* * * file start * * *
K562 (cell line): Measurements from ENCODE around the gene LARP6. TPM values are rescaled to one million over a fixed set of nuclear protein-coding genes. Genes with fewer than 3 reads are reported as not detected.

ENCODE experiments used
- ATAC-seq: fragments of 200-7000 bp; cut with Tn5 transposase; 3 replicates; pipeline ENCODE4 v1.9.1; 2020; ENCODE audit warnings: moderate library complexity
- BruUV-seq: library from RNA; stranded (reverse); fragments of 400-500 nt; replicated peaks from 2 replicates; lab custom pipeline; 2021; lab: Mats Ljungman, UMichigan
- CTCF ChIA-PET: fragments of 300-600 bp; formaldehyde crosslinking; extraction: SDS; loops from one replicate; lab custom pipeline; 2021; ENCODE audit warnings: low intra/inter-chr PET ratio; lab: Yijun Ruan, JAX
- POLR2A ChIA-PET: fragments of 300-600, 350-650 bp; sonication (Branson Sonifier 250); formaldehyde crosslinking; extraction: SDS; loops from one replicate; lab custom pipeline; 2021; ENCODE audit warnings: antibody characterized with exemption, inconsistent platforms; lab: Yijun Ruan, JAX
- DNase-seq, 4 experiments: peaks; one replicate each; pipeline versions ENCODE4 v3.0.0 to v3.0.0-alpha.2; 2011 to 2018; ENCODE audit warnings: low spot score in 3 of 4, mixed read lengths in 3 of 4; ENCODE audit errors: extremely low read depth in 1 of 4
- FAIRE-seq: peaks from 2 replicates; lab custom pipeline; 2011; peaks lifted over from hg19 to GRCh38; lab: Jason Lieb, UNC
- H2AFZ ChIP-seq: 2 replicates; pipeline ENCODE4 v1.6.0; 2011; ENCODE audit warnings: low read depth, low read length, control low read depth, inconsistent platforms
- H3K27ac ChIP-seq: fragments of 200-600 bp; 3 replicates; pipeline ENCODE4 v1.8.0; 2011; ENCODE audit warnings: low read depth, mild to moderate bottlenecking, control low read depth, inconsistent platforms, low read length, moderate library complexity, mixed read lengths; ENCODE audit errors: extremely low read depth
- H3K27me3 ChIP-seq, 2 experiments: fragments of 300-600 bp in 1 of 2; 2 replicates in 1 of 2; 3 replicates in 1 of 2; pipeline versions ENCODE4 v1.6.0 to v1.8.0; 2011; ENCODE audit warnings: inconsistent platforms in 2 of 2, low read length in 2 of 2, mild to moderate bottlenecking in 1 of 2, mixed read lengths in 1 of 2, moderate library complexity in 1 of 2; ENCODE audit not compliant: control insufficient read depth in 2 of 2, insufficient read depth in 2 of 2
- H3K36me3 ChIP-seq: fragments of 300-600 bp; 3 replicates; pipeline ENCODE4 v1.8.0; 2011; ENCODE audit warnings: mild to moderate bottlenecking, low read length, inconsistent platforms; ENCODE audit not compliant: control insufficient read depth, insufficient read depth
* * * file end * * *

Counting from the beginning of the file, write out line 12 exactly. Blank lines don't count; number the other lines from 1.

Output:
- H3K36me3 ChIP-seq: fragments of 300-600 bp; 3 replicates; pipeline ENCODE4 v1.8.0; 2011; ENCODE audit warnings: mild to moderate bottlenecking, low read length, inconsistent platforms; ENCODE audit not compliant: control insufficient read depth, insufficient read depth